Tag Archives: sorrow

Finding ‘True Refuge’ in the Face of Loss and Ego

true refugeKim, Seoku Jong, the reporter for the Kyungyang Shinmun, one of Korea’s major daily newspapers, recently interviewed me about my book True Refuge, which is now available in Korean. Since most of my readers won’t be able to read the article in Korean, I wanted to share the interview with you hear.

KSJ: How are you doing? Please tell us what interests you most these days.

TB: My mother, who lives with us, recently went into home hospice care. What interests me is that when we face the truth of mortality—that these lives can pass like a dream, that we will each lose those who are dear—what most matters is love. At the end of our lives, the question that will be central is, “Did I love well?” It’s clear that the more we remember to live this moment, here and now, in a loving, awake way, the more our lives will be truly aligned with our values and our heart.

I’m deeply saddened to be losing my mom – she is a wonderful being, filled with generosity, humor, and kindness. She meditates, as do my siblings, and by being together in the present moment, by loving without holding back, this time of sorrow is also a time of great beauty. This experience is, to me, possible throughout our lives. If we can remember what most matters to us, our lives will be vibrant, creative, loving, and beautiful.

KSJ: The world is full of suffering and it doesn’t seem to end. No one is free from suffering. Your book introduces to readers the moving stories of people who managed to heal themselves despite their wounds, and to a number of meditation methods that can be applied for the liberation from suffering. If you can briefly summarize the essence of True Refuge, what it would be?

TB:While the pain and loss that is part of life will continue, we each have the capacity to free ourselves from the suffering of feeling threatened, separate, or deficient. This becomes possible when we can see past our story of egoic self and contact the deeper truth and fullness of who we really are. The essence of each of us is loving presence – an awareness that is pure, wakeful, and boundless. This is our True Refuge. Those who have healed themselves with meditation have learned to pay attention in a way that has carried them home to loving presence, our true nature.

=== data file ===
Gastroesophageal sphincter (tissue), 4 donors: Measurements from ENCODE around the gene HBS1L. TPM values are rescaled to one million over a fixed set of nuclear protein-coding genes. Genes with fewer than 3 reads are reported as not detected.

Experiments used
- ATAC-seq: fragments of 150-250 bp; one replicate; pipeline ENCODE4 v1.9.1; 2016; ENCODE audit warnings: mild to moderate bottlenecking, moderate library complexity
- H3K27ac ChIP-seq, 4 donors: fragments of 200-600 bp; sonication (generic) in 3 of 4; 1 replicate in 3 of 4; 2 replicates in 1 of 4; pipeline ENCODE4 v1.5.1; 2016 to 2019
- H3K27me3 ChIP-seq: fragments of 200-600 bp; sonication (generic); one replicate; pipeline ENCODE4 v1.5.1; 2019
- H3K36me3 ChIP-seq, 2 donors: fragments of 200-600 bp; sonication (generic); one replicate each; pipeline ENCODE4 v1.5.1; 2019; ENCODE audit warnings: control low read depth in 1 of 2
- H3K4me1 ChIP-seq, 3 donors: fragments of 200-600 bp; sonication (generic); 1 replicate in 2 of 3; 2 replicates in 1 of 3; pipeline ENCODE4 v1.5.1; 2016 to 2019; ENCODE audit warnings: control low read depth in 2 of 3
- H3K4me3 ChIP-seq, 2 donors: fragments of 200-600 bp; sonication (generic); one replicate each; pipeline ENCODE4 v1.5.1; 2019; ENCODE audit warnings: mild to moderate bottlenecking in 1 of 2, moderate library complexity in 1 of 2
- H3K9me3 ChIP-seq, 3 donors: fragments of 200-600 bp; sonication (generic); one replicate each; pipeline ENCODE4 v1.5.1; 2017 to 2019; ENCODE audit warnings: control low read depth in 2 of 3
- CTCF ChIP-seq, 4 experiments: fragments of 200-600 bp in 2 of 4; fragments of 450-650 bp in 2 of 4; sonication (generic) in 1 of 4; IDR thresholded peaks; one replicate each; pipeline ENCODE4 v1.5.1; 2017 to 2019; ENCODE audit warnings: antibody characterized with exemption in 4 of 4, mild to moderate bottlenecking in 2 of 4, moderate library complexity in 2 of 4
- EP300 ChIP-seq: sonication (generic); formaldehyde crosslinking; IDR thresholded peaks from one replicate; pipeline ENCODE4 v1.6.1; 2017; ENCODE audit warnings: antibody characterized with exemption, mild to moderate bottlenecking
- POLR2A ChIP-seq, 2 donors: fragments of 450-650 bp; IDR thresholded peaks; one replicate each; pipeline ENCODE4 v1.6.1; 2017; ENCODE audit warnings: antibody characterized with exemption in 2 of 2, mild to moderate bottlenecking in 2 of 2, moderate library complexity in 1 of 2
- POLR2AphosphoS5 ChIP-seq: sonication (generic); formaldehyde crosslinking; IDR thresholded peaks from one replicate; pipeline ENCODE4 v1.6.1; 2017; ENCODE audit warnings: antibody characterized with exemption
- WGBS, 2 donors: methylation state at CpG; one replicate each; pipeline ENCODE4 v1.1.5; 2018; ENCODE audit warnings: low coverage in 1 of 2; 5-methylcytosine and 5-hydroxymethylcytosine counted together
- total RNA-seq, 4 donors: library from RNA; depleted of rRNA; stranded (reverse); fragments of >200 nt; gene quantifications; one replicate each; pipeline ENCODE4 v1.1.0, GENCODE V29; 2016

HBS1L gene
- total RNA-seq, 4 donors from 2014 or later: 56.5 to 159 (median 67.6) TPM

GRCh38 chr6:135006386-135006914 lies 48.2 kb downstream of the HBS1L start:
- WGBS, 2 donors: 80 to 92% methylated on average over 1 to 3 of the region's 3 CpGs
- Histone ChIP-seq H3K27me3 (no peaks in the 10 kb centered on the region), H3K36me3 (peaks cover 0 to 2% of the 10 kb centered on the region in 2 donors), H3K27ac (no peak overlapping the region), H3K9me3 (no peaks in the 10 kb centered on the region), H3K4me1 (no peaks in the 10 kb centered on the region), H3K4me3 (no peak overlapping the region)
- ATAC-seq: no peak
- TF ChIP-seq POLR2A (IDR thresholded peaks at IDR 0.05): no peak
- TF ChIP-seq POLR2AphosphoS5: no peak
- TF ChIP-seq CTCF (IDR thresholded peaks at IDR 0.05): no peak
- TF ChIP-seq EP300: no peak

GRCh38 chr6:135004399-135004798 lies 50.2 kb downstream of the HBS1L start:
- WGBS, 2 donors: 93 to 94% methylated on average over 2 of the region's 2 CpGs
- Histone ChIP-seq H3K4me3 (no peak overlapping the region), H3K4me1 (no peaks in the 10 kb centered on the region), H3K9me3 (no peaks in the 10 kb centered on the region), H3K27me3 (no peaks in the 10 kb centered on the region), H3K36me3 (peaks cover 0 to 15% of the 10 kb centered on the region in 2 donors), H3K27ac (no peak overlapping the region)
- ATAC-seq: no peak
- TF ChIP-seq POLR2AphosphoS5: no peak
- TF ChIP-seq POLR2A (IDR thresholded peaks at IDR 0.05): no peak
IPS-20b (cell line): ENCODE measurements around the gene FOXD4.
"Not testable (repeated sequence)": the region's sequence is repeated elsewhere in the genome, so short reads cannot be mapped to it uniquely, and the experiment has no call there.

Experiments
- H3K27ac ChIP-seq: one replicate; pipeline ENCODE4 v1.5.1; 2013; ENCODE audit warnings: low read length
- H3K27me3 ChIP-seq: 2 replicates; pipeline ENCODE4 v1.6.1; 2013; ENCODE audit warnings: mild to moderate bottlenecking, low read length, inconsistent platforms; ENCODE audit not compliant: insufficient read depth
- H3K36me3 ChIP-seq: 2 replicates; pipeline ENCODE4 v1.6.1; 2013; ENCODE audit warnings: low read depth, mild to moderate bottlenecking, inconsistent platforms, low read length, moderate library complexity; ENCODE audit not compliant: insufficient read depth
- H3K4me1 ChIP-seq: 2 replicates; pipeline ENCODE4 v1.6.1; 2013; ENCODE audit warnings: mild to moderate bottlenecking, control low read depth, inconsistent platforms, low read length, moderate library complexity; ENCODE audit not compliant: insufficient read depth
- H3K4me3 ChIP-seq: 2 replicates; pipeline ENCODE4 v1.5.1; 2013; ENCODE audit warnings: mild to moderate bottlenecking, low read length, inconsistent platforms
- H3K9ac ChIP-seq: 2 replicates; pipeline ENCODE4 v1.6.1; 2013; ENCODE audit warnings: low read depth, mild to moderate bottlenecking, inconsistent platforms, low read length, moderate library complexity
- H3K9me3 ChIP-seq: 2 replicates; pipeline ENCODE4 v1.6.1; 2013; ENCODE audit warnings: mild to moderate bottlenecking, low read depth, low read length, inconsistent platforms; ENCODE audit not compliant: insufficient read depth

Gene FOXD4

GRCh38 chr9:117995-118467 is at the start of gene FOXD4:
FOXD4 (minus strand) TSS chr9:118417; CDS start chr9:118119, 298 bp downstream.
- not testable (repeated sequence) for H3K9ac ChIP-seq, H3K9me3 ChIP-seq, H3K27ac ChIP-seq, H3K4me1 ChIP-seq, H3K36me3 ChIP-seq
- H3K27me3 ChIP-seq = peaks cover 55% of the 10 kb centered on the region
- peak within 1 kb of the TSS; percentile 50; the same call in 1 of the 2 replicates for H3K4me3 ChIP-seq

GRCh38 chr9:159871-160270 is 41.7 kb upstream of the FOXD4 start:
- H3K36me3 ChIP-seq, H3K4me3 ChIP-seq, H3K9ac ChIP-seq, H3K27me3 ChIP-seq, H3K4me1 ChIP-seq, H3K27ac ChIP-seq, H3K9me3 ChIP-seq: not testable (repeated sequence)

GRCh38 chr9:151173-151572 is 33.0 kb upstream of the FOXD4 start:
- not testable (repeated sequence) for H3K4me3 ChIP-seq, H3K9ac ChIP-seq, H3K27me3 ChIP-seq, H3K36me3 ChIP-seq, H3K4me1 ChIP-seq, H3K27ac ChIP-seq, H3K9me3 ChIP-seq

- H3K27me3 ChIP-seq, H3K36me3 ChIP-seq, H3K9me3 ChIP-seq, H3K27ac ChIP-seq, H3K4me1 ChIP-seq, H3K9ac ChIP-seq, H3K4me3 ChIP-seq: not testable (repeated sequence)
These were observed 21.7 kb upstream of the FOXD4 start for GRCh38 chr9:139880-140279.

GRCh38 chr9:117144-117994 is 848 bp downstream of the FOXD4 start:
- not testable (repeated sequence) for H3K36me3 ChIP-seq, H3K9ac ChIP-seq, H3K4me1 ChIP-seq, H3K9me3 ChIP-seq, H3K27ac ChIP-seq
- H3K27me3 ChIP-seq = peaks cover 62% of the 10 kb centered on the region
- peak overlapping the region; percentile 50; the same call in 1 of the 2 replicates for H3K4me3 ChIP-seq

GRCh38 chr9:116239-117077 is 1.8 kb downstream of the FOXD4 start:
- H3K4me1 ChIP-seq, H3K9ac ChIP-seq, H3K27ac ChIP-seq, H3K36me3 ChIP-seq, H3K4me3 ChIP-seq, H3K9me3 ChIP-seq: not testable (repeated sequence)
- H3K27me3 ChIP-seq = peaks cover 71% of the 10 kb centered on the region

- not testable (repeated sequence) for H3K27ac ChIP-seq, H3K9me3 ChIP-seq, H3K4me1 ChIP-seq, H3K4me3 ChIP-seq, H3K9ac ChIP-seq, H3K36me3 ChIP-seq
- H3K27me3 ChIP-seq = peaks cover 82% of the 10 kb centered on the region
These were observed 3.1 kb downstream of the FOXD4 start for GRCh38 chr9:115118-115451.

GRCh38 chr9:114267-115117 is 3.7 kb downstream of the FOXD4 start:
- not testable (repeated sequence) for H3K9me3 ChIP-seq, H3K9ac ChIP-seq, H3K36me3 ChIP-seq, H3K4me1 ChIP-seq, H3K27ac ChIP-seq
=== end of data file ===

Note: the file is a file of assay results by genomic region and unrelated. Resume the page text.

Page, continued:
A key part of finding this True Refuge of loving presence is bringing a kind and mindful attention to all the expressions of our egoic self. We don’t find True Refuge by eliminating the ego; we come home when, like the ocean, we embrace all the waves that arise from our Being. In a very real way, this means embracing the aggression and defensiveness, the insecurities and hurts. What we don’t love controls us. Yet, as we enfold more and more of our experience in acceptance and love, we realize the freedom and vastness of our awakened heart.

KSJ: What is false refuge, and how is it different from True Refuge? And why is it so important to have True Refuge?

Being human is challenging. We’re aware of the dangers we face—rejection, failure, disease, loss, death—and our habit is to try to control whatever we can. A false refuge is a control strategy that might give temporary relief, but in the long run does not serve us. For example, we might overeat to soothe our anxiety or to feel some gratification, but we then feel ashamed or gain unhealthy weight. We might work very hard to prove ourselves worthy, but become overly busy and neglect our loved ones. We might brag or exaggerate to get others approval, but inwardly feel like a fake. All these false refuges actually take us farther from the experience of being at home with ourselves, secure in the essential goodness of who we are.

To be continued…

 

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A Short Note If You are Feeling Sad or Discouraged About Anything

Yes, it is our inclination to want to feel good. To be happy. That is what we do and should strive toward – happiness.

But that does not mean that you won’t experience sadness and feeling discouraged.

If you live life, sadness will happen. The more you live, and the more you love, the greater the rewards, but also the greater the sorrows. Indeed it is a marker of a life fully and deeply lived.

Some of these sorrows will come and then eventually go. But other sorrows are so deep that they will remain for good.

Whether it may someday fade or forever linger, when you are amidst it, sorrow is sorrow. The pain cannot be rationalized away. The pain cannot be masked. Nor, however, does the sorrow mean you are not allowed to feel happiness. Indeed, the sorrow is there to be embraced so that, even through it, you may feel a greater sense of joy. Not necessarily the joy of immediate laughter, but the deeper joy of gratitude.